Fair Use

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Development Photography Ethics | Photoshare Terms of Use | USAID's Graphic Standard Manual

Responsibilities of Photoshare Users

Photoshare - an editorial photography collection

The Photoshare collection falls under the category of editorial photography. Unlike commercial photography, which is usually obtained for promotional purposes through contracts with professional photographers and stock agencies, editorial photography calls for a journalistic approach to taking and using photos. In other words, editorial photography is intended for objective, accurate representation or illustration of a real situation, subject, or physical location.

Photoshare images are available strictly for non-profit, educational use promoting international health and development, under the principles of editorial photography. They may be used to visually portray the people, stories, and issues referred to in Photoshare captions. Above all, we expect Photoshare users to respect human photo subjects and take into consideration whether photo subjects may experience negative consequences of having their photo used. The value and importance of using a photograph should always be weighed against regard for the photographic subjects' reputation, privacy, and integrity.

 

Fair Use Guidelines  |  Fair Context

There is currently a high demand for photographs of persons affected by HIV/AIDS, gender-based violence, and other highly sensitive and personal issues. However, the Photoshare collection contains very few relevant and appropriate photos on these topics. We cannot approve any request for photos if they will be used in a way that falsely or harmfully associates, or seems to associate, a particular health status, attitude, or behavior with any person who appears in the photographs. Photographing and using photos of vulnerable populations requires extreme care and sensitivity. If you request such photos, please be prepared to answer additional questions about your request or provide a draft copy of your document. Common examples of misuse include:

  • Using a photo to illustrate persons affected by HIV/AIDS (or any other issue) when there is no evidence to support a connection between recognizable individuals and the content of the material.
  • Using a photo of another organization's activities to showcase your own organization's program without disclosing the true content of the photo.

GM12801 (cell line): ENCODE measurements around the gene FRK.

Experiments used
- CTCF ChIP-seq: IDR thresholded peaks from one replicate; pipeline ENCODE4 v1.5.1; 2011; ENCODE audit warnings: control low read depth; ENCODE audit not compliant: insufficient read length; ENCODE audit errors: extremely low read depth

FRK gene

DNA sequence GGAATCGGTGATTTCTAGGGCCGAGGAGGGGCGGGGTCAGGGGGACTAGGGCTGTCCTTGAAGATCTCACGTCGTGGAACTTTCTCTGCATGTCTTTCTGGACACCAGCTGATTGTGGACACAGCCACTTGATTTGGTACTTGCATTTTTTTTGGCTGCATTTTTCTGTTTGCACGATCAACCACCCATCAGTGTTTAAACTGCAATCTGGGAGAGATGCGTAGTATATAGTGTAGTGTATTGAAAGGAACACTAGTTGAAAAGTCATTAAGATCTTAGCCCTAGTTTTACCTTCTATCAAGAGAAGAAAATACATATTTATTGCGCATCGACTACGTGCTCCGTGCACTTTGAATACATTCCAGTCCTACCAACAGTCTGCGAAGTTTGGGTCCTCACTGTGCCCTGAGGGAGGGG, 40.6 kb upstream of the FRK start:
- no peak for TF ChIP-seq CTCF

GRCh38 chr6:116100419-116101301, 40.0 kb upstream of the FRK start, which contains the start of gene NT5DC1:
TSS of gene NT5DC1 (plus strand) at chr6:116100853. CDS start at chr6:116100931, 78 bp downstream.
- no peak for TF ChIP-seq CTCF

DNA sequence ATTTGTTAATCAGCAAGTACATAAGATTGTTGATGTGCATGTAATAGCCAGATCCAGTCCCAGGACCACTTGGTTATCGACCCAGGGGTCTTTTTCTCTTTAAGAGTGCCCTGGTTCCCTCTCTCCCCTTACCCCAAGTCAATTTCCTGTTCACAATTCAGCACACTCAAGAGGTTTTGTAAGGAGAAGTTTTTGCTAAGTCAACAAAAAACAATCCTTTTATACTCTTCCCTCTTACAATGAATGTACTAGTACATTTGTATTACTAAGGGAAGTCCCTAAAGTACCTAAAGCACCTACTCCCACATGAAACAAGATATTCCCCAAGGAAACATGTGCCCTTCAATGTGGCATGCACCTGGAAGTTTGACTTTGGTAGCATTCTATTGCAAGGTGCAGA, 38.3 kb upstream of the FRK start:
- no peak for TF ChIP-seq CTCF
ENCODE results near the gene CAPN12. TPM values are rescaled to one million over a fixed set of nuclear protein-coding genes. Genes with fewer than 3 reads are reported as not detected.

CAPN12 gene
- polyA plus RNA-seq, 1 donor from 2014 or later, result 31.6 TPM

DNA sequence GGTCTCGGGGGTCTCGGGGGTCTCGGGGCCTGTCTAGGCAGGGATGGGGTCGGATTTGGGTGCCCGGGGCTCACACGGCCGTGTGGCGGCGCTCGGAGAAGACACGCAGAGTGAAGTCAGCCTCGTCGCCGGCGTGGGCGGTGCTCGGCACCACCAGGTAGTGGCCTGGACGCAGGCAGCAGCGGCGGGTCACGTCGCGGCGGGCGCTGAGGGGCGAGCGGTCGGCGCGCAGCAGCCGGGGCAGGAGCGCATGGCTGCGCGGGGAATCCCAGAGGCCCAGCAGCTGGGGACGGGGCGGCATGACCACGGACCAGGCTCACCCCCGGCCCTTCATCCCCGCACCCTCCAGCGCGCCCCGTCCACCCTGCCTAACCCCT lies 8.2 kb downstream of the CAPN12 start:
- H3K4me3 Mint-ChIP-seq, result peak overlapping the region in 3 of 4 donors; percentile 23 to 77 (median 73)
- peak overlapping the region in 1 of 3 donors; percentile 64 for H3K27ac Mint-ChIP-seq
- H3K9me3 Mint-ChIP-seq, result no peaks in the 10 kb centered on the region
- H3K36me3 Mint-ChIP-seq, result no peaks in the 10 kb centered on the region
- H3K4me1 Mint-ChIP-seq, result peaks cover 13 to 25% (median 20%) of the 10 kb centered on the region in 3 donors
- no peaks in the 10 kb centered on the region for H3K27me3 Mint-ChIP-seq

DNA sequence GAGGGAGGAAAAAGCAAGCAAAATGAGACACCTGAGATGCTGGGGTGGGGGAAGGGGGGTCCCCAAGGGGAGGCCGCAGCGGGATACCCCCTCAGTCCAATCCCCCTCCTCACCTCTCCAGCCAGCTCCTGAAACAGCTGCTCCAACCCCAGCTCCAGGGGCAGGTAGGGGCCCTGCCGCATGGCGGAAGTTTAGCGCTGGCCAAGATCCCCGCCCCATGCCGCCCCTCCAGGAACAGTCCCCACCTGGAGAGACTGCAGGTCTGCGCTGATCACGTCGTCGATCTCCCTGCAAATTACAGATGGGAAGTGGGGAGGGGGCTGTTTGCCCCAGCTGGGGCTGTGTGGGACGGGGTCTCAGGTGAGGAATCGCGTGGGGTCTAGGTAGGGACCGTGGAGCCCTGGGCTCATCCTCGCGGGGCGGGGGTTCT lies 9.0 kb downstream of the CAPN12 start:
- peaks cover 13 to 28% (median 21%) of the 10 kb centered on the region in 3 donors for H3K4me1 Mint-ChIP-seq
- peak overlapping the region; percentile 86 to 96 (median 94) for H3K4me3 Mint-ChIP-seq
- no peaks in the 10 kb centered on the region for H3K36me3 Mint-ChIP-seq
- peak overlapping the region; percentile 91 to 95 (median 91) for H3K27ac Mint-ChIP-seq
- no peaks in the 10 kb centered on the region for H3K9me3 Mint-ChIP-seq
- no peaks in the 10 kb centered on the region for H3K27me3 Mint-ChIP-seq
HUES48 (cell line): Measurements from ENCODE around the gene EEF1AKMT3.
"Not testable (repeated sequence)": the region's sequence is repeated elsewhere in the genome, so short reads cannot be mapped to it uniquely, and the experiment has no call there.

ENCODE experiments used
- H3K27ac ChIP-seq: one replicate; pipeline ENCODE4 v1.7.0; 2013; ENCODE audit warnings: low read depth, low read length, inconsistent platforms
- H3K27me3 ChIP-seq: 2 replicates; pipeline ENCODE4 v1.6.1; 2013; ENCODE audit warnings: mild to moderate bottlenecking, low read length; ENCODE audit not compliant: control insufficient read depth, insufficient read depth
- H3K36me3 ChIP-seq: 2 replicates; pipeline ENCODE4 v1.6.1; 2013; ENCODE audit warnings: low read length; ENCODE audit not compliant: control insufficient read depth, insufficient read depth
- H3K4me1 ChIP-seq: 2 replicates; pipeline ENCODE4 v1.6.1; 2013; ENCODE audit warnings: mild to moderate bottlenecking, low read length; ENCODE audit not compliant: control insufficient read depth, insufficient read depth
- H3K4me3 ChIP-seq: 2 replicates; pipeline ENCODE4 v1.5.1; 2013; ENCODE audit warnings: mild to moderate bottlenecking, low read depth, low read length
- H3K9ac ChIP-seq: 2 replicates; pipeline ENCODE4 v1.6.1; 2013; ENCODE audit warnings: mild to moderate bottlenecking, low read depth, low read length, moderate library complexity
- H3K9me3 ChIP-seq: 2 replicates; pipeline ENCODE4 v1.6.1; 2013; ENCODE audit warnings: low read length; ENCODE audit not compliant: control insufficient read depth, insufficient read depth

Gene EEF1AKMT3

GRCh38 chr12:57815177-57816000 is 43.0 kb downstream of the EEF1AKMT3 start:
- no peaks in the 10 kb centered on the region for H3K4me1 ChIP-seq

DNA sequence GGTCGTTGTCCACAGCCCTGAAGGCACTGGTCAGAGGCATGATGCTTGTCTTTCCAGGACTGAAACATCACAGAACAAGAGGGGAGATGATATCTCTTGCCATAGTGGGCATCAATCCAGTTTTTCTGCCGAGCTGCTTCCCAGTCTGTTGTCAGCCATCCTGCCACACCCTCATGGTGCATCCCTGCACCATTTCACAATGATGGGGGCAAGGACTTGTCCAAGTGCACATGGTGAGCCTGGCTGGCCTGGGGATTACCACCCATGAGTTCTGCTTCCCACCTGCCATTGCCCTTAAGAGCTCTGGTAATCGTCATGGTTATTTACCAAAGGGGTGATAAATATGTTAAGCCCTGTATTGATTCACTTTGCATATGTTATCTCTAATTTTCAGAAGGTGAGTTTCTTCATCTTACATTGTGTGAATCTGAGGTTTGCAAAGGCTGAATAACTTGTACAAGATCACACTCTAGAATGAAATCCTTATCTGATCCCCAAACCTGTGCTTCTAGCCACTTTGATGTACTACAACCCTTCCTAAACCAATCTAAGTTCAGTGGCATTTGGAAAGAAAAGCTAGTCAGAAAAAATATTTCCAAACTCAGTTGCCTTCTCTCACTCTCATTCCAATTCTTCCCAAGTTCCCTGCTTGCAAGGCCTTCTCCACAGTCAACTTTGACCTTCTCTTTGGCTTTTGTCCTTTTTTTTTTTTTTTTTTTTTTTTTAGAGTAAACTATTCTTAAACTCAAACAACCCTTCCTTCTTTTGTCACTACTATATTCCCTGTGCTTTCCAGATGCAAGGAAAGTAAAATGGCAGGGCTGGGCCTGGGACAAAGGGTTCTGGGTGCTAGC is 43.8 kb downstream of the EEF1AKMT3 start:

• Using a photo of people in one country to represent people in another country.
  • Making a false or unfair, presumptive statement about a human photo subject in an explicit or implicit manner (e.g. captions, text, headings, document layout). For example, it is impermissible to use a general photo of a woman breastfeeding on the cover of a report on "Mother-to-Child HIV Transmission" or next to a caption that highlights statistics on HIV transmission, even if the text does not make specific reference to people in the photo.

 

Tips

The best way to avoid delays and further inquiries into your Photoshare request is to edit your photo selections carefully with respect to captions, and provide detailed information about your document and the context in which you wish to use photos. We suggest the following:

  • Send us a pre-press copy of your material with thumbnails or notes on where you wish to use Photoshare images.
  • Never distort the true context, content, or meaning of a photograph. If, however, your purpose is to protect the identity of vulnerable populations who may be put at risk of reprisal, violence, or rejection in their communities as a result of telling their story, it may be appropriate to leave out detailed information about the content of the photo.
  • Use the original caption when possible. When adapting captions, send us your draft captions for review. Do not make false statements about the photo content or context in your captions. If you are unable to place text alongside the photo, consider including the original caption with your photo credits.
  • Carefully consider the implications of your document layout. Is the reader likely to misinterpret the subject of a photo based on its placement? Ask yourself, "will the nature of this photo and its proximity to the headline lead our readers to infer that persons in the photo are ---- [fill in the blank, e.g. HIV positive, actual clients, program participants, etc.] when in fact they are not?"

If your request is denied, we will do our best to identify alternative, appropriate photo choices. In some cases, we may ask you to incorporate original captions and/or a disclosure statement. If we are unable to help you with your request, we recommend that you work with a stock photo agency, professional photographer, or other photo resource to obtain appropriate photographs.

Feel free to send an email to [email protected] or call 410-659-6280 to follow up on your submitted request with additional information or questions. Please allow 1 business day for us to process your request.  If your request is approved, you will receive an email with instructions to download free copies for one-time use.

Thank you for your understanding and cooperation.